Welcome to And Gladly, Nick. Let’s start with a bit about you…..
I’m originally from Glasgow, Scotland. I went to the University of Edinburgh for my undergraduate and Masters degrees before heading off to New Zealand to do a PhD in Linguistics at Victoria University of Wellington. In between these degrees, I variously worked as a bar manager, a ski instructor, a call centre operative, a mobile phone salesperson, and a chef. Prior to working at Macquarie, I taught at the University of Manchester and Cardiff University.
I initially got into my specific field: Sociolinguistics, because I was interested in the variety of accents and dialects I heard around me, and how languages change over time, but later developed an interest in how people manage their identity and get people to do things through interaction. This has led me to research the way people perform leadership through the language they use, focusing in particular on how this is done in sports teams.
What are your main teaching commitments?
This session I am teaching LING332: Culture and Language. Next session I will be teaching LING324: Bilingualism and convening LING219: Introduction to Sociolinguistics.
What’s the biggest challenge you face as a university teacher?
Change is always a big challenge. This is my third position at a new university in four years, so I have become used to picking up other people’s teaching and developing new units with very little time to prepare. In my last job, at Cardiff University, although I was there for 4 years, I seemed to be teaching a new unit every year. At Macquarie I am finally teaching in what I consider to be my core area, but as I have only started here in February, I am once again starting from scratch, albeit with a lot more experience in what works and what doesn’t.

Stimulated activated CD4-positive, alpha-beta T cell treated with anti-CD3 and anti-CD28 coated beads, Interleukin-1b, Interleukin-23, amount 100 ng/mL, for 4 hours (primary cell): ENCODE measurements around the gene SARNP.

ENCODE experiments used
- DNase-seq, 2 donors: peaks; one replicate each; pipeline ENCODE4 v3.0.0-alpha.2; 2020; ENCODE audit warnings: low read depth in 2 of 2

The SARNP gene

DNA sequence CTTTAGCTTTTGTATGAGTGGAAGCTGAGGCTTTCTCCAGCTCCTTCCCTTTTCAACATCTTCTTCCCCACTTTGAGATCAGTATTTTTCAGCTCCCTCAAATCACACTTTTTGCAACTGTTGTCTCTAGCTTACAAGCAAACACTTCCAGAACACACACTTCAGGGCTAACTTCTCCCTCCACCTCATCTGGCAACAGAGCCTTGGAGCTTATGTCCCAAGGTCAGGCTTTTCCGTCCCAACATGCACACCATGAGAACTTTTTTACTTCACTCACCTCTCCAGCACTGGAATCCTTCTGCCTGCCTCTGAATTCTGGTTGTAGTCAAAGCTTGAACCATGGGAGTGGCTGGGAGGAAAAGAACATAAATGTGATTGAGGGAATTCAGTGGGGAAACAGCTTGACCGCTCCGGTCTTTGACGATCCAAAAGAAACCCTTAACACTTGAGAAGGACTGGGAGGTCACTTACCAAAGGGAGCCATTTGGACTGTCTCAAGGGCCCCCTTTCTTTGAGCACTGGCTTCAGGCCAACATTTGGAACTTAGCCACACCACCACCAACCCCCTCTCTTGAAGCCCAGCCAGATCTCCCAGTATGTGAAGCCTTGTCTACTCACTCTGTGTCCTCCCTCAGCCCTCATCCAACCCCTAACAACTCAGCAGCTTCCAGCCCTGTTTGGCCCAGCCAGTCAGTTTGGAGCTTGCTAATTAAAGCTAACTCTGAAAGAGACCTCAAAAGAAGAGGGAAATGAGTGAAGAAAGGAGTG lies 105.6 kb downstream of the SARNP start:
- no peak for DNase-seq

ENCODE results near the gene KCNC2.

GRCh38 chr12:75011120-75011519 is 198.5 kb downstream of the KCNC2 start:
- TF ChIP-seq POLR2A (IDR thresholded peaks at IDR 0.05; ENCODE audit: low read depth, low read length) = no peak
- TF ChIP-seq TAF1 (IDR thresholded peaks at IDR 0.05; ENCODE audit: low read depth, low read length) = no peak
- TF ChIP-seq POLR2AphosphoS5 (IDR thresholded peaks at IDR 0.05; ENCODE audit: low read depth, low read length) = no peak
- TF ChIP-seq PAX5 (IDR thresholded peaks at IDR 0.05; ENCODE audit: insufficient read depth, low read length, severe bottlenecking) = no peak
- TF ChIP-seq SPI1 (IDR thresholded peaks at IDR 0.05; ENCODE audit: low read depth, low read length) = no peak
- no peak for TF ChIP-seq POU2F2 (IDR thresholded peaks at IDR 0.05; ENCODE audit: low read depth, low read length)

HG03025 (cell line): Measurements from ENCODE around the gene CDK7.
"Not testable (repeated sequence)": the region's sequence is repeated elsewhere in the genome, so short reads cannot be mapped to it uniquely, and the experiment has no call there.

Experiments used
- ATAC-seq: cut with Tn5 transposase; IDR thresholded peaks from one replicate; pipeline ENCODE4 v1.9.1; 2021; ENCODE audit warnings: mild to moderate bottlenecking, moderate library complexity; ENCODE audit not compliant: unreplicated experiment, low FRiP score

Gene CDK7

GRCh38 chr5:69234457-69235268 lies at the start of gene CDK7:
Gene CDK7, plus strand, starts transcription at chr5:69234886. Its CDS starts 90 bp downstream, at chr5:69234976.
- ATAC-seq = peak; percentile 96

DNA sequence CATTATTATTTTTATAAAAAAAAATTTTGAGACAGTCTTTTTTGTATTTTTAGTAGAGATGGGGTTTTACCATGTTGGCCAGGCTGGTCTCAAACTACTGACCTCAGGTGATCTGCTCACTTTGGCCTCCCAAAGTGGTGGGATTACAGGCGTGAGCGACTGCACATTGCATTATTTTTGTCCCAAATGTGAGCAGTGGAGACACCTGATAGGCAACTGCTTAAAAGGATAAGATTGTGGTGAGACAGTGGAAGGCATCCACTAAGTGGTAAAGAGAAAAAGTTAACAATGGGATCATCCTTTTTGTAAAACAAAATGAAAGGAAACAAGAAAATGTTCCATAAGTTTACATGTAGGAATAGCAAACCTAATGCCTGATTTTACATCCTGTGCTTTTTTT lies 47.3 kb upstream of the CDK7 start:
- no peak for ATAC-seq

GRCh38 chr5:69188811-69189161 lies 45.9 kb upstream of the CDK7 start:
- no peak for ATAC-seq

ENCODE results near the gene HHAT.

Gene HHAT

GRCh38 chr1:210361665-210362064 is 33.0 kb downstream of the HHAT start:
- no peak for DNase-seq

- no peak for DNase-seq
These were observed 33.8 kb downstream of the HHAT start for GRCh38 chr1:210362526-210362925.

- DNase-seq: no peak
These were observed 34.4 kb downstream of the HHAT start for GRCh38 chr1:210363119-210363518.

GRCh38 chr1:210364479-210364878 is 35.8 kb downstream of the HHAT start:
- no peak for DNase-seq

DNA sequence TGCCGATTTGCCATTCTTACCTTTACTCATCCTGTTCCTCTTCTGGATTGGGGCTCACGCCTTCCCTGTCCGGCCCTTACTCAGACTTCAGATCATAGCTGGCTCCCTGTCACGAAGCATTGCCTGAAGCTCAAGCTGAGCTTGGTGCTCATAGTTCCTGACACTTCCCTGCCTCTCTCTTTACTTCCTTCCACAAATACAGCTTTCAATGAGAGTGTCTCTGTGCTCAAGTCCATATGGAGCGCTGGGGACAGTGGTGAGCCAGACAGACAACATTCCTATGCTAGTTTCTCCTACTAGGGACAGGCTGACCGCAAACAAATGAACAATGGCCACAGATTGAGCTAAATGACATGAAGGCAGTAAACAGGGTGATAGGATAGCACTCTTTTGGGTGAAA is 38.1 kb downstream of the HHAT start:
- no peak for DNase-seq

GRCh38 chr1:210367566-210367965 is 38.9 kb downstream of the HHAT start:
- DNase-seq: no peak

What has helped you improve your teaching most and why?
Currently it is the use of reflective practice. I constantly tinker with what I am teaching and change what I do depending on what works with a particular group of students. After I have taught a lecture or seminar, I examine how well it worked and how I can improve it next time I teach it (although I never really teach the same session the same way twice!).
Looking back on my first teaching position, what helped me improve was being forced to work outside my comfort zone, convening three units in one session, none of which were topics I was particularly familiar with and each with over 100 students. I had to learn quickly how to create content on the fly, design assessment and carry out unit admin all just a month after finishing my PhD. I also learnt how to read a lot, fast. By the end of the contract I was exhausted, but had learnt a lot about my wider subject area and about my own capabilities. It was a baptism of fire and no mistake.
What’s been your most memorable moment in teaching?
I think it was probably seeing the first cohort of students that I had taught all the way through their degree graduate.
Who is your favourite music band? Why?
That’s not easy to answer. I like a lot of very different bands, and depending on my mood the answer varies. Sometimes I listen to jazz, sometimes rock, sometimes classical. However, I always return to influential bands like The Beatles and Pink Floyd due to their combination of good song-writing and layered use of sound textures.